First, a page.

We have a dispiriting shortage of high-quality health research for many reasons, including the fact that it’s expensive, difficult and time-intensive. But one reason is more insidious: Sometimes groups seek to intimidate and threaten scientists, scaring them off promising work.
In 2013, scientists at the Food and Drug Administration published a study in The Journal of Pharmaceutical and Biomedical Analysis showing that nine brands of dietary supplements sold in the United States contained a synthetic analogue of amphetamine. The authors noted that the efficacy and safety of this stimulant, β-methylphenylethylamine (BMPEA), had never been studied in humans.
A year later, Canadian health authorities recalled supplements containing the stimulant, noting the potential for “serious cardiovascular complications.” The F.D.A., inexplicably, remained silent. The agency did not warn the public, recall products or warn manufacturers.
Dr. Pieter Cohen, an associate professor of Medicine at Harvard Medical School, replicated aspects of the 2013 study and came to the same conclusion as the F.D.A. experts: The stimulant was available in multiple brands of supplements, and a comprehensive review of the biomedical and chemistry literature found not a single scientific study of the stimulant’s efficacy or safety in humans. These results were published in Drug Testing and Analysis in 2015 and widely disseminated by national and international media outlets. Two weeks after that, the F.D.A. alerted consumers that the stimulant was potentially dangerous and warned manufacturers to remove it from their products.
IHPI member Nicholas Bagley, a law professor at U-M, recently wrote in JAMA Internal Medicine about the damage such suits inflict on scientific inquiry. We pointed out that the peer-review process already provides a way to question a study’s conclusions before publication, and that less formal peer review continues afterward in the form of letters to the editor and editorials.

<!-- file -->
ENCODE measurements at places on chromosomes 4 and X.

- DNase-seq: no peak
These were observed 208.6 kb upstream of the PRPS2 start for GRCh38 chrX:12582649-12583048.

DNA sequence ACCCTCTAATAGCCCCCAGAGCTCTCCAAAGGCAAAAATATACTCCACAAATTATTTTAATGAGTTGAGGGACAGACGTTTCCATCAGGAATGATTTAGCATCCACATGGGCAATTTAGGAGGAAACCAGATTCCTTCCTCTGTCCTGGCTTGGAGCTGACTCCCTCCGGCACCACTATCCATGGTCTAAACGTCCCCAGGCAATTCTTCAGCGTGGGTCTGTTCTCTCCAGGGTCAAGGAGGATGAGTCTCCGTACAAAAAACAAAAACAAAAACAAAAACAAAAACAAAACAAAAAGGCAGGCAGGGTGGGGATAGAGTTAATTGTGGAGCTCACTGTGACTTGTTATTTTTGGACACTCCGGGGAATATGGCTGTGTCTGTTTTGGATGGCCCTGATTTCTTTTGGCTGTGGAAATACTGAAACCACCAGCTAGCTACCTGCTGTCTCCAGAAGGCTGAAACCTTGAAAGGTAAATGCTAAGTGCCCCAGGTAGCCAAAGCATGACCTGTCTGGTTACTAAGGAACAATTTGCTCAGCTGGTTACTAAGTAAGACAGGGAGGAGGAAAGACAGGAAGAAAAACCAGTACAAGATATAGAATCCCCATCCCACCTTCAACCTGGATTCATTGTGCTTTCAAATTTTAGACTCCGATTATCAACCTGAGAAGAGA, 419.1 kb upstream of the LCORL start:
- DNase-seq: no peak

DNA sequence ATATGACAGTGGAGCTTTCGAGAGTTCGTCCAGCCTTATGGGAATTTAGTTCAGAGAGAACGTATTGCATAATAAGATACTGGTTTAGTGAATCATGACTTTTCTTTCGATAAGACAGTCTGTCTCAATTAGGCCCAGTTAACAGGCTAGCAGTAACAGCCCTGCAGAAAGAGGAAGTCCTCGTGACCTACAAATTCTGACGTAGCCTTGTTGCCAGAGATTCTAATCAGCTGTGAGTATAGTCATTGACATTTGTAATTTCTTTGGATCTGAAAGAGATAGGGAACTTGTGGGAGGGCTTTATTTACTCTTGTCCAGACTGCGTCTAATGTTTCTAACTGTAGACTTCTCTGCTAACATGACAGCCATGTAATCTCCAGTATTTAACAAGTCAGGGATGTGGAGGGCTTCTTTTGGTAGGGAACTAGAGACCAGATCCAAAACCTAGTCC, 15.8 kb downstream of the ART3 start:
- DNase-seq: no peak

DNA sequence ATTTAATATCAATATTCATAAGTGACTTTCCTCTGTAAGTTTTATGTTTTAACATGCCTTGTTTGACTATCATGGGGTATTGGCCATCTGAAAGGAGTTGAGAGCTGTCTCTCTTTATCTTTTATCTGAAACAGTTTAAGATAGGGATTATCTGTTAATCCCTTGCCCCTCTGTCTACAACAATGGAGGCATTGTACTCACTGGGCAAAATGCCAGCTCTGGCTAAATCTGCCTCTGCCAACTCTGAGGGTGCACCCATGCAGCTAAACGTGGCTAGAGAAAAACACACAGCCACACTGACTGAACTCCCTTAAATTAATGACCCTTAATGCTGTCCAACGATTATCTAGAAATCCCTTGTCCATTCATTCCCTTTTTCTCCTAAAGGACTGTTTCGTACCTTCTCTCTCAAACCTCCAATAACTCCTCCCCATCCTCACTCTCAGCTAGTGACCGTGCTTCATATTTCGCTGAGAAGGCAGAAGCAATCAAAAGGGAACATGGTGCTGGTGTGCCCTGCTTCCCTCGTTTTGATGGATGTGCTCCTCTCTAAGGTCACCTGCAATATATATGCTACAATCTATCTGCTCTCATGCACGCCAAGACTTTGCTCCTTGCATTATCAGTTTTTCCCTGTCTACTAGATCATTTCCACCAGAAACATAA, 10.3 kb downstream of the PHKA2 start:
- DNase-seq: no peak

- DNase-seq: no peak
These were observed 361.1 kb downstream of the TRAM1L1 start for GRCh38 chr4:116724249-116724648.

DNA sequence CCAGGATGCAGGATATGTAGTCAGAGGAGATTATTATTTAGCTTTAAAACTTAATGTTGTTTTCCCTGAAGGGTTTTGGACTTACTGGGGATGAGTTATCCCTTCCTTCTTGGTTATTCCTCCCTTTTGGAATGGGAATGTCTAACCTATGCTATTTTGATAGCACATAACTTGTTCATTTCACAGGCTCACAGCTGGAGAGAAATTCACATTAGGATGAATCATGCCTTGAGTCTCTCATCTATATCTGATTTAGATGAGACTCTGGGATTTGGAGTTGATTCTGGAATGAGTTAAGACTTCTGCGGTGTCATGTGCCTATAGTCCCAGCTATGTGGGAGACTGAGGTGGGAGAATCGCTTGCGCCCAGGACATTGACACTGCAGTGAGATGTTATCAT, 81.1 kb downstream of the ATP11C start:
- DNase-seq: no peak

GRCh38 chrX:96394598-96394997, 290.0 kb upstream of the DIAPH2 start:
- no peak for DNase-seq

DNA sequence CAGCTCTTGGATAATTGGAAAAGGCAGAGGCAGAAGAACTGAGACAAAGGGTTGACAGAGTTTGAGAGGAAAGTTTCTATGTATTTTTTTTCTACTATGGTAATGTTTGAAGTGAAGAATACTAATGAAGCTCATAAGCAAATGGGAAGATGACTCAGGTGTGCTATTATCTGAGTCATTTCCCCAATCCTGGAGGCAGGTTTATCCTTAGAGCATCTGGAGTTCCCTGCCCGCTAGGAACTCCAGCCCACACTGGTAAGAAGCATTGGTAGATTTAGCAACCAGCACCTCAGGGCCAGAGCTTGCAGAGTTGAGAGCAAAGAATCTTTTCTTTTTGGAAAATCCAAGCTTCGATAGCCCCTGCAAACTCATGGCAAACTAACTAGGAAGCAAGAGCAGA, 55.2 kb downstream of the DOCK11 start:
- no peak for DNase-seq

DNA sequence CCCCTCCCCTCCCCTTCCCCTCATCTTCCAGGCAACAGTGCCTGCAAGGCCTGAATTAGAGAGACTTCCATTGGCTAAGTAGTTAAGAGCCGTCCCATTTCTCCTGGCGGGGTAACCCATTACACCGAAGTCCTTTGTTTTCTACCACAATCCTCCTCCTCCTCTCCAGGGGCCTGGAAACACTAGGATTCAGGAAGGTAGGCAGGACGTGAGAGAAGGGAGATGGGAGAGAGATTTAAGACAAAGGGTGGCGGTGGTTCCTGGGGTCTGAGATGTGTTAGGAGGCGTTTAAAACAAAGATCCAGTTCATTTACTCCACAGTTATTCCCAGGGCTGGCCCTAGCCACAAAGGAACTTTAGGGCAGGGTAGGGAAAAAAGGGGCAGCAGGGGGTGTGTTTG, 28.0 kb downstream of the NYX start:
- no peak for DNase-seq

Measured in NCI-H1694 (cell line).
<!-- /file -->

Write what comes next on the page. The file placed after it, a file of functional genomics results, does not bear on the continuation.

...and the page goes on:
If errors or mistakes are believed to be fraud, mechanisms for review exist in university systems. Only if evidence of fraud surfaces does it make sense for courts to be brought into play.
“Courts aren’t equipped to referee scientific disputes,” Mr. Bagley said. “And they have an obligation to prevent unscrupulous plaintiffs from abusing the machinery of justice to stifle science.”
Lawsuits like these are too common in health research. Mr. Bagley did a fairly comprehensive search of the reported opinions over the past 40 years. He found two cases in the 1980s and two in the 1990s. Since 2000, however, there have been 10. These numbers greatly understate the number of filed cases, however, since the vast majority are settled.
The manufacturer of a hip protector sued a researcher in 2008 over a study published in JAMA that showed the device didn’t prevent fractures. The C.E.O. of a pharmaceutical company sued a researcher who led his data monitoring committee when the researcher published a 2011 article in Annals of Internal Medicine disputing the way the C.E.O. had described a study’s results.
For his part, Dr. Cohen remains undeterred. Last month he published a new paper finding that experimental stimulants continue to be placed in sports and weight-loss supplements. That’s what research is supposed to do: give us more data, so that we can make better decisions about our health.